The RBA has kept the official interest rate on hold at its February meeting, but speculation is rife when the next cut is coming

Graeme Salt Knowledge Centre, News Leave a Comment

Jack Derwin| Business Insider| 4 February 2020

Interest rates are on hold for now, but another cut is likely coming.

The Reserve Bank of Australia (RBA) announced on Tuesday that it had kept the official interest rates at 0.75% at its February meeting.

“With interest rates having already been reduced to a very low level and recognising the long and variable lags in the transmission of monetary policy, the Board decided to hold the cash rate steady at this meeting,” RBA Governor Phillip Lowe said in a statement.

Lowe and the rest of the RBA board seem satisfied for now that record low-interest rates are doing enough to stimulate Australia’s economy.

“The easing of monetary policy last year is supporting employment and income growth in Australia and a return of inflation to the medium-term target range. The lower cash rate has put downward pressure on the exchange rate, which is supporting activity across a range of industries,” Lowe said.

“Lower interest rates have assisted with the process of household balance sheet adjustment. They have also boosted asset prices, which in time should lead to increased spending, including on residential construction. Progress is expected towards the inflation target and towards full employment, but that progress is expected to remain gradual.”

While largely in line with expectation, a small number of economists have begun to suspect the RBA might not be as predictable as assumed.

Around one in ten economists had thought the official cash rate would be cut on Tuesday, according to a Bloomberg survey. But despite the broad consensus, there are a growing number of contrarians who doubt the decision remains quite so black and white.

Economists from banks ING, Deutsche and Morgans were all betting on a cut to 0.5%, which would constitute another record low. Given the ongoing, and as yet unquantified, economic damage the bushfires and now the coronavirus will wreak, the RBA could have been inclined to move preemptively.

“[It’s] splitting the difference between what the market thinks and what the RBA thinks,” Morgans analysts wrote in a note issued to Business Insider Australia before the decision. “The RBA thinks the economy is in pretty good shape, the market thinks it’s in need for help, so we forecast one further rate cut but it’ll stabilise there.”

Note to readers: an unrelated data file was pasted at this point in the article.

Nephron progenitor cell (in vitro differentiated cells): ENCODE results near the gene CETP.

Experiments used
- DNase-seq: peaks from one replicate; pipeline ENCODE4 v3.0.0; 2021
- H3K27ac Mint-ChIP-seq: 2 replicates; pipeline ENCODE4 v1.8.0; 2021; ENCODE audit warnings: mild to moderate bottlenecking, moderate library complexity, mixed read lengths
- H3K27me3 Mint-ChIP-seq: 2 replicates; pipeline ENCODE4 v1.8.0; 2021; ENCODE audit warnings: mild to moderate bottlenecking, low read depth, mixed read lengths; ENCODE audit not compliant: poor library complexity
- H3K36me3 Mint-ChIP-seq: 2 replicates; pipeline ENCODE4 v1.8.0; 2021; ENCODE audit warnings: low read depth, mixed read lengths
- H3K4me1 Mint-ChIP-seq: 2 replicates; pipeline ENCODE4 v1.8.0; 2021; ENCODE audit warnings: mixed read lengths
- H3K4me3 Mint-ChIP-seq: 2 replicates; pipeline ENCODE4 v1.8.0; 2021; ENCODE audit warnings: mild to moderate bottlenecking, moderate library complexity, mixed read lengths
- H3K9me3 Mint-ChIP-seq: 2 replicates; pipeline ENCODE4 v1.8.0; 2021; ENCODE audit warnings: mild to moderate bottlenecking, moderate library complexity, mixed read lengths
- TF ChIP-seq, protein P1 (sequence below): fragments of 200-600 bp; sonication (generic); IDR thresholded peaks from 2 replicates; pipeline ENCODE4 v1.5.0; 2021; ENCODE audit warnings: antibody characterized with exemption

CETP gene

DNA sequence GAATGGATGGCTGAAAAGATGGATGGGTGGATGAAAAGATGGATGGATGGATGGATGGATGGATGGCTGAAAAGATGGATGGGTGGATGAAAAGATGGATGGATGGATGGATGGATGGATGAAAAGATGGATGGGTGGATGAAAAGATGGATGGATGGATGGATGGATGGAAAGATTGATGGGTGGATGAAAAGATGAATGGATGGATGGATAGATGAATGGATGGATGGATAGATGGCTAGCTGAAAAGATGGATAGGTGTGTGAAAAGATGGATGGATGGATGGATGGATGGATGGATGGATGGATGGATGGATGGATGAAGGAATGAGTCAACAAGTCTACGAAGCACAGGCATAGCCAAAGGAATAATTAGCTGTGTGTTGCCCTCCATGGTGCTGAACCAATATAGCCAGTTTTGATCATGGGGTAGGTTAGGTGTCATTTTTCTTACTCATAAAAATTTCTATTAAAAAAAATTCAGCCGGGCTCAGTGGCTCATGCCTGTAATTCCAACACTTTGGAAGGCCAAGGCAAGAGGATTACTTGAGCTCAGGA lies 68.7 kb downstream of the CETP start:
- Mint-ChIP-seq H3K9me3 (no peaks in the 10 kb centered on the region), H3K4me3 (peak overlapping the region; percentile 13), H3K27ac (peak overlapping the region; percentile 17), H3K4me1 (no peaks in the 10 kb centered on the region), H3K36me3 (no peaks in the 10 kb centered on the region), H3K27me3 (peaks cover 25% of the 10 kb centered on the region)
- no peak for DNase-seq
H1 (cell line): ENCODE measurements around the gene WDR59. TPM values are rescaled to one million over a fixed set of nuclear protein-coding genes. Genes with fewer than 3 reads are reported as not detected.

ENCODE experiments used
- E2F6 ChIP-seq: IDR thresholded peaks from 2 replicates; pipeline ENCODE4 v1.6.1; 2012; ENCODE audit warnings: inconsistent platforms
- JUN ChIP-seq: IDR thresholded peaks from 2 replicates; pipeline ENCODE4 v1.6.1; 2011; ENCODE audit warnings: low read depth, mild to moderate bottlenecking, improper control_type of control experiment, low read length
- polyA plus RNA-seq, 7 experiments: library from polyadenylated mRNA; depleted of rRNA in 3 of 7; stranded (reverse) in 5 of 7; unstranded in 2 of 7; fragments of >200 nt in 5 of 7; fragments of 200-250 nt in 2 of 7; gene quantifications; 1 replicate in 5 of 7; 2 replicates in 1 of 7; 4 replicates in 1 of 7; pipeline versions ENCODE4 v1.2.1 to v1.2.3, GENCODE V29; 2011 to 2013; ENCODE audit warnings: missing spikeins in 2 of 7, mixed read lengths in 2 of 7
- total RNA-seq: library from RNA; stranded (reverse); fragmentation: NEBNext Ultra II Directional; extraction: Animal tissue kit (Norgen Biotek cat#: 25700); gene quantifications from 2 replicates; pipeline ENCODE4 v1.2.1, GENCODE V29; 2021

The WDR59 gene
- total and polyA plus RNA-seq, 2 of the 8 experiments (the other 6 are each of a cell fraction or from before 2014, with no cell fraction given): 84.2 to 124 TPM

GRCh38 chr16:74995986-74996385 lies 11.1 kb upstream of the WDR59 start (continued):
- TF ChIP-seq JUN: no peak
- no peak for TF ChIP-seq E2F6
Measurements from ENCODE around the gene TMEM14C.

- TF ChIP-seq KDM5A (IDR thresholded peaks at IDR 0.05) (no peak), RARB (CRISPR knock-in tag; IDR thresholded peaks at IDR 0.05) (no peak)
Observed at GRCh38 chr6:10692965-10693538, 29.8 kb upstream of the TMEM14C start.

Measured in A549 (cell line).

On the other, more popular, side of the debate were all big four Australian banks, flanked by AMP Capital, HSBC, JP Morgan, Morgan Stanley, and UBS. Of those, only UBS and and AMP are pricing in a March cut. The big four are instead anticipating, with the current data, the RBA will wait until April to make an orderly move lower.

“It would be a genuine surprise [if the RBA cut in February]” IFM Investors economist Alex Joiner tweeted. “Data [hasn’t] thrown up any red flags and I personally wouldn’t think near term weakness from exogenous factors will be enough for the RBA to spend the limited policy space it has left.”

Better looking economic indicators heading into the end of 2019 have helped steady market jitters. A fall in the unemployment rate — a key RBA objective — in December helped alleviate some of the pressure for rates to be slashed once again.

“A further gradual lift in wages growth would be a welcome development and is needed for inflation to be sustainably within the 2–3% target range,” Lowe said. “Taken together, recent outcomes suggest that the Australian economy can sustain lower rates of unemployment and underemployment.”

However, even while analysts thought there wasn’t a pressing enough case for an immediate cut, they wouldn’t rule it out amid threats to Australian economic growth.

“While we are not calling for an RBA rate cut until April, there is a risk of a rate cut at today’s meeting,” Commonwealth Bank chief currency strategist Richard Grace said in a note. “The RBA is likely to refer to the coronavirus in their accompanying monetary policy statement.”

While the RBA board did, in fact, refer to the coronavirus, it’s keeping its cards close to its chest, acknowledging the outbreak will only “temporarily weigh on domestic growth.”

With the February decision out of the way, analysts will now cast their eyes forward. The market had been pricing in a 50% probability of an April cut and 65% of one in May instead. While consensus may have doubted a February cut, the majority of economists expect the RBA will be forced to cut to 0.5% soon.

Exactly when however is anyone’s guess.

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